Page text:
Joana Roussilon

Titre de la thèse : Deep learning learning approaches to reconstruct long time-series of phytoplankton biomass and evaluate the underlying dynamic mechanisms related to climate cycles

Encadrants : Elodie Martinez et Christophe Maes

Financements : ISblue

Date de début : 06/01/2020 --> 18/12/2023

Résumé :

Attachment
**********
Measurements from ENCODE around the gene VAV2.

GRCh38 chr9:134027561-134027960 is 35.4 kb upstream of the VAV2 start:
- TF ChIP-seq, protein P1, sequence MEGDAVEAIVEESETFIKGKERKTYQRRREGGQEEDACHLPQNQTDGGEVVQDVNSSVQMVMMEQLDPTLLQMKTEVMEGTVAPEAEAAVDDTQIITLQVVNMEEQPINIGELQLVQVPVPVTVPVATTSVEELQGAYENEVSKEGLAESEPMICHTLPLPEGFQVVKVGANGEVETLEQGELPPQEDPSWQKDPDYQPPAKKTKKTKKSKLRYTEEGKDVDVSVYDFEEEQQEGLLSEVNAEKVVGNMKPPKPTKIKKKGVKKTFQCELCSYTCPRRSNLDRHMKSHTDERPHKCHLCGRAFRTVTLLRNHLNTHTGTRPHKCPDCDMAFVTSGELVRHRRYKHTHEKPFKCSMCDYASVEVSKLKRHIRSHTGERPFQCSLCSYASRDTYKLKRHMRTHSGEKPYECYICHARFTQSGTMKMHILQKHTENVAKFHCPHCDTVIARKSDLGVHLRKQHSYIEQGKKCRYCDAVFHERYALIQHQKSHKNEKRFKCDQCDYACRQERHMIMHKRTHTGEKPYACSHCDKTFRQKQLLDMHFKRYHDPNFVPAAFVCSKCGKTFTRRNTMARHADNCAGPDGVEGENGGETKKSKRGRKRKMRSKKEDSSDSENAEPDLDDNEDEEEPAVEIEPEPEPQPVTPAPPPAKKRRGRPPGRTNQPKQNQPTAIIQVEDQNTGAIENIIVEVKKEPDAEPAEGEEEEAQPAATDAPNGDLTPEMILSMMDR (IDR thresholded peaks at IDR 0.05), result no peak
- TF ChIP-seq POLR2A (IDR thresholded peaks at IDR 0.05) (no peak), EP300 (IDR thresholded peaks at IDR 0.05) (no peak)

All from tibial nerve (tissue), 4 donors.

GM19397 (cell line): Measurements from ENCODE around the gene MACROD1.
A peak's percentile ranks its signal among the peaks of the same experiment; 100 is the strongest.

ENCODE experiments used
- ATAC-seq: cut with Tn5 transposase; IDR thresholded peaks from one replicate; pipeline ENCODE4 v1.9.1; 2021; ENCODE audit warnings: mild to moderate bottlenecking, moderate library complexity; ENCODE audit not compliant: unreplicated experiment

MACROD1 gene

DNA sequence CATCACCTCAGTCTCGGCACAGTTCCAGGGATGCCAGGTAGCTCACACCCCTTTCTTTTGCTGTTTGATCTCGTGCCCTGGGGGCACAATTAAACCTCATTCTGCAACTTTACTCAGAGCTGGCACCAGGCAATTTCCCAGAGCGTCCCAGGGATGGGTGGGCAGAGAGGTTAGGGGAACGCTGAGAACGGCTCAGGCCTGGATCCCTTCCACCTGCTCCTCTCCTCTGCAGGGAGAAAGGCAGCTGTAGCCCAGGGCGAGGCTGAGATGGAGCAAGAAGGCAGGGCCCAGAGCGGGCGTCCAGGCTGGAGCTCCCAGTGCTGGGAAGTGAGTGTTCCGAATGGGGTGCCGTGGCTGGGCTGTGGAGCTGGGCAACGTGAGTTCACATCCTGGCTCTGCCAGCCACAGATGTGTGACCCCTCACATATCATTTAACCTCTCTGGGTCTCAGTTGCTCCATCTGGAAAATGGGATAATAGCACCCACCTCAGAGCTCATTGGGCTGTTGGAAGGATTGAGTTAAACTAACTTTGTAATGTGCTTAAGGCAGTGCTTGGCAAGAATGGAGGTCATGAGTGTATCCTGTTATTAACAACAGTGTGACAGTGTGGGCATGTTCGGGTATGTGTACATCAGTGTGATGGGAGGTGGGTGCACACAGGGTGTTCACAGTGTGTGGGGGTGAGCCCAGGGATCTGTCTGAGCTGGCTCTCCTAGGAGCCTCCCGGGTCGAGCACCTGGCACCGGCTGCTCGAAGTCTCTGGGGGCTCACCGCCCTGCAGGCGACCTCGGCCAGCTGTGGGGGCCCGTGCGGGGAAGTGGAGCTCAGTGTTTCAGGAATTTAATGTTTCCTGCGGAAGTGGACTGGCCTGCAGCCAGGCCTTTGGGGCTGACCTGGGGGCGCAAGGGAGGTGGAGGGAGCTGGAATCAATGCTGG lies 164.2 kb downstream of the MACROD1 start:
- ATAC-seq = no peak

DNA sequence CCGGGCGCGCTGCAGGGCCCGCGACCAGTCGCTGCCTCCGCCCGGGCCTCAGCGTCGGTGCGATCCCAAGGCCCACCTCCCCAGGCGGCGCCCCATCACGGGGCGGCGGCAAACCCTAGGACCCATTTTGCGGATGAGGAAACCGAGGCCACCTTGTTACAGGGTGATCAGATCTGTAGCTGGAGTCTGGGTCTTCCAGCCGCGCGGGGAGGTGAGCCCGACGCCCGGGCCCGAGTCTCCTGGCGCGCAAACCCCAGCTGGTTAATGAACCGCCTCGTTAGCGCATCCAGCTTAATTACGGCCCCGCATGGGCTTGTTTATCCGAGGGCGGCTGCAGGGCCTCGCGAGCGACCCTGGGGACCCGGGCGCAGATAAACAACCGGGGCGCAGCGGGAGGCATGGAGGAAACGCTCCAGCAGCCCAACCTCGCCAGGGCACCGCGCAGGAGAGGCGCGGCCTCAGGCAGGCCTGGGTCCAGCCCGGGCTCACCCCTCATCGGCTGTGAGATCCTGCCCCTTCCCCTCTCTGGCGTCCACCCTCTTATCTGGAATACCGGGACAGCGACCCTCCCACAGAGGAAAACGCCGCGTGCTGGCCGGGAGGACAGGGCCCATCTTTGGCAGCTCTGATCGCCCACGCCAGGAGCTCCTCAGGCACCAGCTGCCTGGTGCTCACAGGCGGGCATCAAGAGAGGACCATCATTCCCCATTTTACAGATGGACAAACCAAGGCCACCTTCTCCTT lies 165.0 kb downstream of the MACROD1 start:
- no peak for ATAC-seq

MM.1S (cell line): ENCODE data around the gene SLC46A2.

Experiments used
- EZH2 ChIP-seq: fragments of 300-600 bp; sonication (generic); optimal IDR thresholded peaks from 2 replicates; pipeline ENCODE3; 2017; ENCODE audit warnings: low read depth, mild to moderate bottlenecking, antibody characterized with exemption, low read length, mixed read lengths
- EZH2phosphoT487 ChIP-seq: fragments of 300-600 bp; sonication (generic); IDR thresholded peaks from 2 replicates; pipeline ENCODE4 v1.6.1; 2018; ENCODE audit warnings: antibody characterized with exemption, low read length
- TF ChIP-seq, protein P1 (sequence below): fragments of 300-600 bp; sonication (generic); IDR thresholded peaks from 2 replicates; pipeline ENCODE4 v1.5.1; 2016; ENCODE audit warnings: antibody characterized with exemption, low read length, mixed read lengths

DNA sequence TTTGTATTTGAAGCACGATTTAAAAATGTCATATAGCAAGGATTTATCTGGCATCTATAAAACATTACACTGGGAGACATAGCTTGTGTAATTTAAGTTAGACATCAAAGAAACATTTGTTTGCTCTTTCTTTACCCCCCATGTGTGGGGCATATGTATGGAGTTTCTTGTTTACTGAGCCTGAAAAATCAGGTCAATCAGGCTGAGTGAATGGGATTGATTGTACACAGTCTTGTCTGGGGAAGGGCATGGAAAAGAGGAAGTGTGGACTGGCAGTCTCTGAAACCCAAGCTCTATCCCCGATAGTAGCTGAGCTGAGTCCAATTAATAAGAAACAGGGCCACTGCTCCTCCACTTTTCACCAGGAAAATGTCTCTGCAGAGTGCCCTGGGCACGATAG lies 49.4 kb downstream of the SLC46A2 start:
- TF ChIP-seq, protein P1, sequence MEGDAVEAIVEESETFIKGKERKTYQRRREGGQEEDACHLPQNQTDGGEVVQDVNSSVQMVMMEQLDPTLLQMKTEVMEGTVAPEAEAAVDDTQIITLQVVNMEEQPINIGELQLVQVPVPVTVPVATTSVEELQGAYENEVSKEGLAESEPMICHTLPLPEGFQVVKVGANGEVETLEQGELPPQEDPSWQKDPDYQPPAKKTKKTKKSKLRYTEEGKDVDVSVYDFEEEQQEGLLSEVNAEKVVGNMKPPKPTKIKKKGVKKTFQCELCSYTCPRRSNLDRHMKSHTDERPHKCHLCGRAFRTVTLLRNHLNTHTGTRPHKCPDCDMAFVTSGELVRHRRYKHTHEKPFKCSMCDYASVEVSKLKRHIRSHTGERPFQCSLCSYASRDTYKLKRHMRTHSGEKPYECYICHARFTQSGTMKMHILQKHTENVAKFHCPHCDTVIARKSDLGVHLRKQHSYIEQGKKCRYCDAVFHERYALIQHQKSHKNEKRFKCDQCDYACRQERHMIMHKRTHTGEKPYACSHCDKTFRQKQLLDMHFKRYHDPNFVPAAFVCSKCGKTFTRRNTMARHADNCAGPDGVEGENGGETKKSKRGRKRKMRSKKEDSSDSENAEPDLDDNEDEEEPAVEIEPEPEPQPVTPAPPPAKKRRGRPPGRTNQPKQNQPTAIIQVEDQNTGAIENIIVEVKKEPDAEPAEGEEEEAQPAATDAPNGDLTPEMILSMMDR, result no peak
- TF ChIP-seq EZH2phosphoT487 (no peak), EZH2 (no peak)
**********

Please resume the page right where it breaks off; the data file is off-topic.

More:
Phytoplankton plays a key role in carbon cycling and supports the ocean food web. Characterizing the decadal oscillations of phytoplankton in terms of biomass, community composition and primary production is crucial as decadal oscillations can emphasize, weaken or mask the secular climate-related trends. Indeed, uncertainties about decadal variability of phytoplankton make challenging the extraction of their different natural cycles from the anthropogenic trend. Few studies exist at global scale and the characterization of decadal phytoplankton cycles as well as the understanding of the physical and biogeochemical underlying mechanisms still remain open questions. Moreover, the observed changes during positive phases may also provide insight into how future climate-driven change will alter the carbon cycle and the marine food web. Characterizing this decadal variability proves to be a challenging task considering the limited availability of appropriate observations (only 20 years of satellite observations). Realistic physical-biogeochemical models run over long time-series may be used but they diverge in reproducing decadal observations. Our strategy is to use a data-driven and learning-based method that couples radiometric (ocean color) and physical data derived from satellite observations with ocean physical models (covering a longer period than satellite observations) to reconstruct multi-decadal time series of biological/optical parameters such as the Chlorophyll-a concentration (Chl, a proxy of phytoplankton biomass). Variability at decadal and global scale, as well as other indicators about phytoplankton community structures and associated primary production, will then be inferred from their reconstructed time series.